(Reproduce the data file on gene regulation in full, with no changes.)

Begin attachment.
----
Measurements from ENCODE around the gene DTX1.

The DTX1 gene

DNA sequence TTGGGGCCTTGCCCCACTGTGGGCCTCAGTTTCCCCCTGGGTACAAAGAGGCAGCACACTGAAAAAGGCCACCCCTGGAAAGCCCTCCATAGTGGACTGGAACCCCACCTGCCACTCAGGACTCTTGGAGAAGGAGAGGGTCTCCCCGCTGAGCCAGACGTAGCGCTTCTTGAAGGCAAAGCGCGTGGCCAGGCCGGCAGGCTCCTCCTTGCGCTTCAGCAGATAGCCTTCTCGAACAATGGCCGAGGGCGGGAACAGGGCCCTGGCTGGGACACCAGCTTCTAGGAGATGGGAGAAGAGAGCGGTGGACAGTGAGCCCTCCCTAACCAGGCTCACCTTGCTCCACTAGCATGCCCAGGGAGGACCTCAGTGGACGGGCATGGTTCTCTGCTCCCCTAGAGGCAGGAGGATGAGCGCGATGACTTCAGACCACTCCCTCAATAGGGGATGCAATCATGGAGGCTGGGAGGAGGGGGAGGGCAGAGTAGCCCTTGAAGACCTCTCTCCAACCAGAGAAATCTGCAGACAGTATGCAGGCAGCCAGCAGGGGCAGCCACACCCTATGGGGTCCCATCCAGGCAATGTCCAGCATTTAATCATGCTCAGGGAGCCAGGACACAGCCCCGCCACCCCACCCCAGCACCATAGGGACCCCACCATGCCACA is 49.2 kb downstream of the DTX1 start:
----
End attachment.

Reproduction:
Measurements from ENCODE around the gene DTX1.

The DTX1 gene

DNA sequence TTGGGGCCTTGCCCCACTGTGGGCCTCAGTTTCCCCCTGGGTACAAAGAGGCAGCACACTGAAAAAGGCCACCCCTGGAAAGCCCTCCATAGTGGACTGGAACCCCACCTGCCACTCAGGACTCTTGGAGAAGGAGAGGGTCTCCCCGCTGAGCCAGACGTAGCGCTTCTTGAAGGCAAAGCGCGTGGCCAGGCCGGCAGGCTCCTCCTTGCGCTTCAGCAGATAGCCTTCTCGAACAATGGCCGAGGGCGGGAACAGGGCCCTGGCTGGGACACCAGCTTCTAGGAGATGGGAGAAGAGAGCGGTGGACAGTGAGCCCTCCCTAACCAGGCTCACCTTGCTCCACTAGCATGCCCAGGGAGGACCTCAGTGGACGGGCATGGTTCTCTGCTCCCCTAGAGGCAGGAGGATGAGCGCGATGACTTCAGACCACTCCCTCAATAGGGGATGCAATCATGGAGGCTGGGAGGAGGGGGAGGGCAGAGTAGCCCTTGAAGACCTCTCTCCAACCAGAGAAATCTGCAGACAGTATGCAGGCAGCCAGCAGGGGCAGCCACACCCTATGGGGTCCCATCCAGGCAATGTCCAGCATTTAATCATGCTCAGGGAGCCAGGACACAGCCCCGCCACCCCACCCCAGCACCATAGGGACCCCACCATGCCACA is 49.2 kb downstream of the DTX1 start: